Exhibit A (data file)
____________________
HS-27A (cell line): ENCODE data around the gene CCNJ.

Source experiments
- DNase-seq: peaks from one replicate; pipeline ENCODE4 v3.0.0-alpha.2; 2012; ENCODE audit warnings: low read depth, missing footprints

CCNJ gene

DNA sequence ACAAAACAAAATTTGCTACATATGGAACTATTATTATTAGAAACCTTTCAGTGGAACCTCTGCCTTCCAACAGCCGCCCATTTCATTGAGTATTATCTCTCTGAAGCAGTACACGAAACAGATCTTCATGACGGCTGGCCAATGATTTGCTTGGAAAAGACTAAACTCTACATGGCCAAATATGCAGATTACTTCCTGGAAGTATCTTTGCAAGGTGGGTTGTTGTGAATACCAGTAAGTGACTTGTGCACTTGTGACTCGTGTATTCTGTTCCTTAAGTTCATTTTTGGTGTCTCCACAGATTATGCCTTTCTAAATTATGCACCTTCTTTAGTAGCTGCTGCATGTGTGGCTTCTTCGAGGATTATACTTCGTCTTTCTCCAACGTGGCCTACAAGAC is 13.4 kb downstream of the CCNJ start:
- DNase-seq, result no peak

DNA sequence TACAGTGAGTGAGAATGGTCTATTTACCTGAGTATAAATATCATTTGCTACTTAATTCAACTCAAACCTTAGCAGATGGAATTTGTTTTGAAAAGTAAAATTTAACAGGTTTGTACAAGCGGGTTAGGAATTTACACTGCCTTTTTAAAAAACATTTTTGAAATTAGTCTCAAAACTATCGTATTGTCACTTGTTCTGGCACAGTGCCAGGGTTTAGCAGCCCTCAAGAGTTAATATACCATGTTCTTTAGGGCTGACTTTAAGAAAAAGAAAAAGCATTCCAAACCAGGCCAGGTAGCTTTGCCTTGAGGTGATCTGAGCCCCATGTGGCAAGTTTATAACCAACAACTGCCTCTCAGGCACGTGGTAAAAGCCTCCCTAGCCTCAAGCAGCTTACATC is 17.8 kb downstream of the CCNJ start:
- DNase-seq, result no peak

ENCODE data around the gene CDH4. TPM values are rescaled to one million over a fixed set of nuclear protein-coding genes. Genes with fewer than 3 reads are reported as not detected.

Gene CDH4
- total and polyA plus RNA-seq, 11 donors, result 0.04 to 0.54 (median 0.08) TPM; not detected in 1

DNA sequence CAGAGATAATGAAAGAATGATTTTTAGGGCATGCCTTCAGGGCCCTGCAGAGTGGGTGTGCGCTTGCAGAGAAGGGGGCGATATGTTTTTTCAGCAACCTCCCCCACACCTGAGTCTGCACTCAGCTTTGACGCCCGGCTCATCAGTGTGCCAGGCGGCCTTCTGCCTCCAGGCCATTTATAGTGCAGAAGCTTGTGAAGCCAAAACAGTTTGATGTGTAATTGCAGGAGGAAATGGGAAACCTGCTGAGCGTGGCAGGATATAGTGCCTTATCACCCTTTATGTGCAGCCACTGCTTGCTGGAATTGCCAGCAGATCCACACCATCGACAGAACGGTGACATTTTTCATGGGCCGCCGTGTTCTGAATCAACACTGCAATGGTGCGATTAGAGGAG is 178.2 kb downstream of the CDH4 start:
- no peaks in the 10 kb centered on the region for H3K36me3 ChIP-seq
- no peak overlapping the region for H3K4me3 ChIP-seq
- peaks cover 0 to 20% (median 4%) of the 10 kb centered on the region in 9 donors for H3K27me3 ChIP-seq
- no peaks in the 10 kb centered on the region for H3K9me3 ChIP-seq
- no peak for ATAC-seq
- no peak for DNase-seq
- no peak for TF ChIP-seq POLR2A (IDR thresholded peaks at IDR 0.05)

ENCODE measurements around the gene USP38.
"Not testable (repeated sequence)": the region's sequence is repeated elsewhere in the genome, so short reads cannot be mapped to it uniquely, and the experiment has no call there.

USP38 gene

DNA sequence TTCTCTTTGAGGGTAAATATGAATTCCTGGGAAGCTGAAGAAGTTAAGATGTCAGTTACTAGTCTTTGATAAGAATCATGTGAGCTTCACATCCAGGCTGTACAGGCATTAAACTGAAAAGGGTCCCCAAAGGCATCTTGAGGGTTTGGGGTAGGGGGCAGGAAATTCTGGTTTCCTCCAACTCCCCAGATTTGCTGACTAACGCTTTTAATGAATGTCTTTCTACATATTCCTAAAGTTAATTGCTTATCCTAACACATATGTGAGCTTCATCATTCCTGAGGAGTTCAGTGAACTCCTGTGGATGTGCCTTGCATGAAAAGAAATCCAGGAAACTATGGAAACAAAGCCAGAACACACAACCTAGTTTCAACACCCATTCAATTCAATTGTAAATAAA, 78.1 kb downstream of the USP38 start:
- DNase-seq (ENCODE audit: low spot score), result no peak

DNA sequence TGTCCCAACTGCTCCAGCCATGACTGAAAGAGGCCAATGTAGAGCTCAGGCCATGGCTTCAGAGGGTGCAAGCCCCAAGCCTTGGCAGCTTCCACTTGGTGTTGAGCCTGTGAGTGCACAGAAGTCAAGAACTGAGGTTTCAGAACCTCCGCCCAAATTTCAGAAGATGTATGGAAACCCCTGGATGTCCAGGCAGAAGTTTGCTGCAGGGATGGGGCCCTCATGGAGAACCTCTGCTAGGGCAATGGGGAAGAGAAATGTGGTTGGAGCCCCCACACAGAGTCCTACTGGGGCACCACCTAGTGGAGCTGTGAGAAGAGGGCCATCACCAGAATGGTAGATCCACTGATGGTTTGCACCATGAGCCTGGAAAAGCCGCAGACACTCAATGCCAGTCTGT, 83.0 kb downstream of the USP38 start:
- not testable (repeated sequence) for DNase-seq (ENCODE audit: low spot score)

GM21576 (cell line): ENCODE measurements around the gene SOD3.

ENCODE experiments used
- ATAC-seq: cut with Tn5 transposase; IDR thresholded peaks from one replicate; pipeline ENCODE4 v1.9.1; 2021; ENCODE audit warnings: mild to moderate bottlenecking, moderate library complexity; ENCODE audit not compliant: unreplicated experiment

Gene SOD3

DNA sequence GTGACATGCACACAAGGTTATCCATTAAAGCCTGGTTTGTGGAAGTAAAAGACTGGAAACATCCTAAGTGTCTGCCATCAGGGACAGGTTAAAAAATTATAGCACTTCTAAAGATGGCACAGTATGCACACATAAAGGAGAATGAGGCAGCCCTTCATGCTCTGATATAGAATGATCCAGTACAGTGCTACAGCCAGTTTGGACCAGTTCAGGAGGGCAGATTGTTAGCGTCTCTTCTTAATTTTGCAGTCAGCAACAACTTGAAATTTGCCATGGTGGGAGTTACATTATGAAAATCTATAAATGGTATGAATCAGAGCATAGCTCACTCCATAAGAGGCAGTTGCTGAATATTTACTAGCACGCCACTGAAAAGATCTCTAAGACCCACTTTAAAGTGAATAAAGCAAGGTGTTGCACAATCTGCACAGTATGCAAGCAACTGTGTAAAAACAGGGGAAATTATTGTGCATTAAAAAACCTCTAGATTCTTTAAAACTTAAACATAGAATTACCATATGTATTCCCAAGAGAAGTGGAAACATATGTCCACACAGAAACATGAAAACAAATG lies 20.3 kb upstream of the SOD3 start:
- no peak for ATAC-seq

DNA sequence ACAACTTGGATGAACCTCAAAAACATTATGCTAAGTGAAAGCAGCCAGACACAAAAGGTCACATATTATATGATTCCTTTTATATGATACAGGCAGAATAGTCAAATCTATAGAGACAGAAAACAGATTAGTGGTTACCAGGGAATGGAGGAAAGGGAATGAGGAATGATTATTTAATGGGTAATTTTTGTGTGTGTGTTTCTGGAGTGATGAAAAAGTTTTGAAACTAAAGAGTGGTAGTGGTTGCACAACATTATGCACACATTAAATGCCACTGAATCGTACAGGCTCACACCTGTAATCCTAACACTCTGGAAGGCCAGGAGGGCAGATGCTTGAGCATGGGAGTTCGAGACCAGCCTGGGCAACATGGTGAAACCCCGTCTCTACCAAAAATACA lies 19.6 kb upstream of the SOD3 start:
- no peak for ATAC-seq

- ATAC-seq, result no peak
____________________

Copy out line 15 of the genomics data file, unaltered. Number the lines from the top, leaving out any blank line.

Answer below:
- peaks cover 0 to 20% (median 4%) of the 10 kb centered on the region in 9 donors for H3K27me3 ChIP-seq